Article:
The Senate’s budget proposal calls for a $1.6 billion increase in education funding, including more than $27 million in additional aid to charter schools.
The proposal from the Republican-controlled Senate exceeds the governor’s request to increase spending by $1 billion, but falls short of the plan put forth by the Democrat-led Assembly, which is advocating for a $2.1 billion increase. The Senate also rejected the governor’s proposed three-year extension of mayoral control of New York City schools, instead calling for a public hearing on the topic.
The proposal increases funding that helps struggling schools, known as Foundation Aid, by $880 million.
That sum was not enough for some groups. The Alliance for Quality Education, a city-based advocacy group, said Monday that the amount is too low. The group also pointed out the lack of funding for community schools, which provide services like health care and after-school programs.
The governor’s most significant education proposal this year was a $100 million investment in community schools. The Assembly doubled that to $200 million in its own budget plan.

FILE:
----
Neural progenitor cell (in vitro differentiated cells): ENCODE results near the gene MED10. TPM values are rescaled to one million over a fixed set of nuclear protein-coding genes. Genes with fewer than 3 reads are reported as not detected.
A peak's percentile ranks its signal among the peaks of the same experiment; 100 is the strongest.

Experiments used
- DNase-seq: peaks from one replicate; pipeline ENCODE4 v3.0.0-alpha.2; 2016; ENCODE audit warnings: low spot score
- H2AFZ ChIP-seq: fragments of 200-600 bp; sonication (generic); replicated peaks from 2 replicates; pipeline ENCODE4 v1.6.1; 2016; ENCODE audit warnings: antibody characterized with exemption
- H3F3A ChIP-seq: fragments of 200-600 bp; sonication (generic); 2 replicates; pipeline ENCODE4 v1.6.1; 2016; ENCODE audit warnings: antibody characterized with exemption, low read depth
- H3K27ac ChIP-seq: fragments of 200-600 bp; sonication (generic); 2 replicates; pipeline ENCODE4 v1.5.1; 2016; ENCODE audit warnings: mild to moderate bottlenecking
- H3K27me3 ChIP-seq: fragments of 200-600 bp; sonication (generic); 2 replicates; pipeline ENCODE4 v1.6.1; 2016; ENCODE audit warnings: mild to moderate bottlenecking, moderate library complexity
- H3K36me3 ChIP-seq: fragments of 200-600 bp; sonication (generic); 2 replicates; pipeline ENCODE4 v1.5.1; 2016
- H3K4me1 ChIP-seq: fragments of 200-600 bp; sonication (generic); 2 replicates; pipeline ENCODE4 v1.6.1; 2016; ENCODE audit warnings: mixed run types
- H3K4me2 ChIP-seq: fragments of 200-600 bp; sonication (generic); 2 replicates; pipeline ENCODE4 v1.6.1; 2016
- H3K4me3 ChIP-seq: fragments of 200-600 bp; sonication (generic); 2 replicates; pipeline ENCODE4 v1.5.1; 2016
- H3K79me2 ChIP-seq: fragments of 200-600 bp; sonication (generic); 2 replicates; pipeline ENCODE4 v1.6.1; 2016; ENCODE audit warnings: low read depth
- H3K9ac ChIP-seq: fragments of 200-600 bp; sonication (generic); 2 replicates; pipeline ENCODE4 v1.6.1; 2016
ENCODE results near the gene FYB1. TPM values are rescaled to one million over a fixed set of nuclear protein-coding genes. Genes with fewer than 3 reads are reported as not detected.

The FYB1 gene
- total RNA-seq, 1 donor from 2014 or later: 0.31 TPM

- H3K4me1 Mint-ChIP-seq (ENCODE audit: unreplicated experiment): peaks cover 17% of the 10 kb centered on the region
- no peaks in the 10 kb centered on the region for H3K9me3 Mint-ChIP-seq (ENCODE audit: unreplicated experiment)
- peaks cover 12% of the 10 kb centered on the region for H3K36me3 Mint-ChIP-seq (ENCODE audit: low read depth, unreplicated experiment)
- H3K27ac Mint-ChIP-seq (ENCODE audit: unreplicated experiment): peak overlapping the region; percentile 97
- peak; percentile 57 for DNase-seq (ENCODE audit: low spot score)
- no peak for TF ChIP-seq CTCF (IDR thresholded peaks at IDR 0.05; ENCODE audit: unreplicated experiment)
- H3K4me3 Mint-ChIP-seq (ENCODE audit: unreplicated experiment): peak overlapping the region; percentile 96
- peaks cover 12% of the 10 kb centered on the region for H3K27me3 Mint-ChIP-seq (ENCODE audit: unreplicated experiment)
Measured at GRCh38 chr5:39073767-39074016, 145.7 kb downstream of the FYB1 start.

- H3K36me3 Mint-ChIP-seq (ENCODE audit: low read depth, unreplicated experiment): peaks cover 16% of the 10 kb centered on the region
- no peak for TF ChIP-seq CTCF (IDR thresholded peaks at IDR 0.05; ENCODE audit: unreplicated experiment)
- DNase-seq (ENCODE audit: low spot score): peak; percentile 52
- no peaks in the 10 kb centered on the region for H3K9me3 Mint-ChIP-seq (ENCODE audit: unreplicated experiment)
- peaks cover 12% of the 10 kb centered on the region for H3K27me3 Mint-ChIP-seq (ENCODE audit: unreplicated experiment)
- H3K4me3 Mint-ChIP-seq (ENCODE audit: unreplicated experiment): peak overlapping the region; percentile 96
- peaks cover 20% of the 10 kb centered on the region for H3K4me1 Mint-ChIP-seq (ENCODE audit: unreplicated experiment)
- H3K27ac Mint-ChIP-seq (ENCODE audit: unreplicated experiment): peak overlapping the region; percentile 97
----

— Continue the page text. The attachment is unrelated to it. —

A Senate spokesman said in an email that school districts could decide whether to opt to spend their additional foundation aid funding on community schools.
The Senate would also increasing state spending on charter schools, tacking on another $27.4 million in grants to support payments to charter schools. Those payments offset a funding formula that has been kept at the same level since 2010-11.
The Senate, like the governor, supports unfreezing that funding formula for charter schools in New York City.
Budgets from the Assembly, Senate, and governor’s office all propose spending more than $400 million to fill a funding gap created during the recession.